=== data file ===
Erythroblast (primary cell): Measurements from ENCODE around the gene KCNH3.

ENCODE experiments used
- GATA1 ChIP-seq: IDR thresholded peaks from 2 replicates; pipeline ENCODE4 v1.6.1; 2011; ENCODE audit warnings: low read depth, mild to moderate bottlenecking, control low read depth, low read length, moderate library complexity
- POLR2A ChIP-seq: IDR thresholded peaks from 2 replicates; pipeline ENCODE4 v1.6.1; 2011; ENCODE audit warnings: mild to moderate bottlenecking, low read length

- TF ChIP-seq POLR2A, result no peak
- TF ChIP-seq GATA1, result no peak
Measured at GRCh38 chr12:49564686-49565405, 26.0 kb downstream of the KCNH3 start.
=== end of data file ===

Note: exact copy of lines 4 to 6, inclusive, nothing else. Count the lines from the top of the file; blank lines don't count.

- POLR2A ChIP-seq: IDR thresholded peaks from 2 replicates; pipeline ENCODE4 v1.6.1; 2011; ENCODE audit warnings: mild to moderate bottlenecking, low read length

- TF ChIP-seq POLR2A, result no peak
- TF ChIP-seq GATA1, result no peak